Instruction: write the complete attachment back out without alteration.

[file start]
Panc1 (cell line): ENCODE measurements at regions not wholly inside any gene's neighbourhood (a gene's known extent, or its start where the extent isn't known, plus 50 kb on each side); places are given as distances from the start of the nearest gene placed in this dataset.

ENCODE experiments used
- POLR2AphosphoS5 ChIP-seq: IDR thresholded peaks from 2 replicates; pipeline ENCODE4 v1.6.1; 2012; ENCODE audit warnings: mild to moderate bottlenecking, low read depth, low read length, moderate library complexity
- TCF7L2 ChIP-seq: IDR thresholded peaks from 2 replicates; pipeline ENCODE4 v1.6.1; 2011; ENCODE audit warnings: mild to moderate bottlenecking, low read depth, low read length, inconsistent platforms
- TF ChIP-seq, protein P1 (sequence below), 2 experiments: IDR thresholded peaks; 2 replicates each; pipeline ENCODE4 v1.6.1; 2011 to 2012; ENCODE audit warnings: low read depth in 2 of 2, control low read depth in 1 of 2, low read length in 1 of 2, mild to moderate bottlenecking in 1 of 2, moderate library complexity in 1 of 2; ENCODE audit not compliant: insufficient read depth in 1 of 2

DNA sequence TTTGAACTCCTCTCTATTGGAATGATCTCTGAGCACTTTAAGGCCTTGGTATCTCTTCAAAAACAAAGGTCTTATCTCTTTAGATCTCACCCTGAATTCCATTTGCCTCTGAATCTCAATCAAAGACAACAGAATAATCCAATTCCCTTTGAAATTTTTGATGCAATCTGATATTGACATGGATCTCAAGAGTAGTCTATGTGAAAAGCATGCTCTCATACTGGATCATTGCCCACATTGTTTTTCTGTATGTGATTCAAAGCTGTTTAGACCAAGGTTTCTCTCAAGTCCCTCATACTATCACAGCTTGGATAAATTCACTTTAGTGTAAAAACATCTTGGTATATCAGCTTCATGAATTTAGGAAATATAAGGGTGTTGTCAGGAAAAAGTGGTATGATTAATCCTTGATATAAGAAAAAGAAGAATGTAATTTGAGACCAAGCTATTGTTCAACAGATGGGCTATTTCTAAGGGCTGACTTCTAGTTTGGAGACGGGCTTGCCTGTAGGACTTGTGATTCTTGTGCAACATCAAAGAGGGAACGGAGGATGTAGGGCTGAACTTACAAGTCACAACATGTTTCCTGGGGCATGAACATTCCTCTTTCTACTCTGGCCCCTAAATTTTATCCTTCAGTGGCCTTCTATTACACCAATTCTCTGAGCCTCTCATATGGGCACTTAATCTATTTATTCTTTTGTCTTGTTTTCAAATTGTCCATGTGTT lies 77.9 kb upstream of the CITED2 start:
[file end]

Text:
Panc1 (cell line): ENCODE measurements at regions not wholly inside any gene's neighbourhood (a gene's known extent, or its start where the extent isn't known, plus 50 kb on each side); places are given as distances from the start of the nearest gene placed in this dataset.

ENCODE experiments used
- POLR2AphosphoS5 ChIP-seq: IDR thresholded peaks from 2 replicates; pipeline ENCODE4 v1.6.1; 2012; ENCODE audit warnings: mild to moderate bottlenecking, low read depth, low read length, moderate library complexity
- TCF7L2 ChIP-seq: IDR thresholded peaks from 2 replicates; pipeline ENCODE4 v1.6.1; 2011; ENCODE audit warnings: mild to moderate bottlenecking, low read depth, low read length, inconsistent platforms
- TF ChIP-seq, protein P1 (sequence below), 2 experiments: IDR thresholded peaks; 2 replicates each; pipeline ENCODE4 v1.6.1; 2011 to 2012; ENCODE audit warnings: low read depth in 2 of 2, control low read depth in 1 of 2, low read length in 1 of 2, mild to moderate bottlenecking in 1 of 2, moderate library complexity in 1 of 2; ENCODE audit not compliant: insufficient read depth in 1 of 2

DNA sequence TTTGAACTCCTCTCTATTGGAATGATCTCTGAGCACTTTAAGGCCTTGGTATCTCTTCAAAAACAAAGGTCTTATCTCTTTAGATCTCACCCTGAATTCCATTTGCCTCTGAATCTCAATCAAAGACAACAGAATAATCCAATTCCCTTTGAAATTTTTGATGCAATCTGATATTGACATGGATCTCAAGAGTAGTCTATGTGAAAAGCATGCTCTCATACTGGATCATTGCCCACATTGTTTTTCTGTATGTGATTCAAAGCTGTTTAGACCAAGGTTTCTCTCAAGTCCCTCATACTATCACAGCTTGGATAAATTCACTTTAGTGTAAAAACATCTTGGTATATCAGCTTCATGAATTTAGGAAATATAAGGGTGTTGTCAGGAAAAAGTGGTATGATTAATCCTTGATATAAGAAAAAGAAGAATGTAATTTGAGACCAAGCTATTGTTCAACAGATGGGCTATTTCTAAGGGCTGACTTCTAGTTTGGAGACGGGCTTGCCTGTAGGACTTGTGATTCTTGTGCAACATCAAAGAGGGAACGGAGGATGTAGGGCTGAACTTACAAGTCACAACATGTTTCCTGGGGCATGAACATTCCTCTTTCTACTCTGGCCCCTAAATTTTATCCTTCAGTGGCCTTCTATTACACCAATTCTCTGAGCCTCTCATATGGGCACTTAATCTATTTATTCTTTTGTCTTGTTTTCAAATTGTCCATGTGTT lies 77.9 kb upstream of the CITED2 start: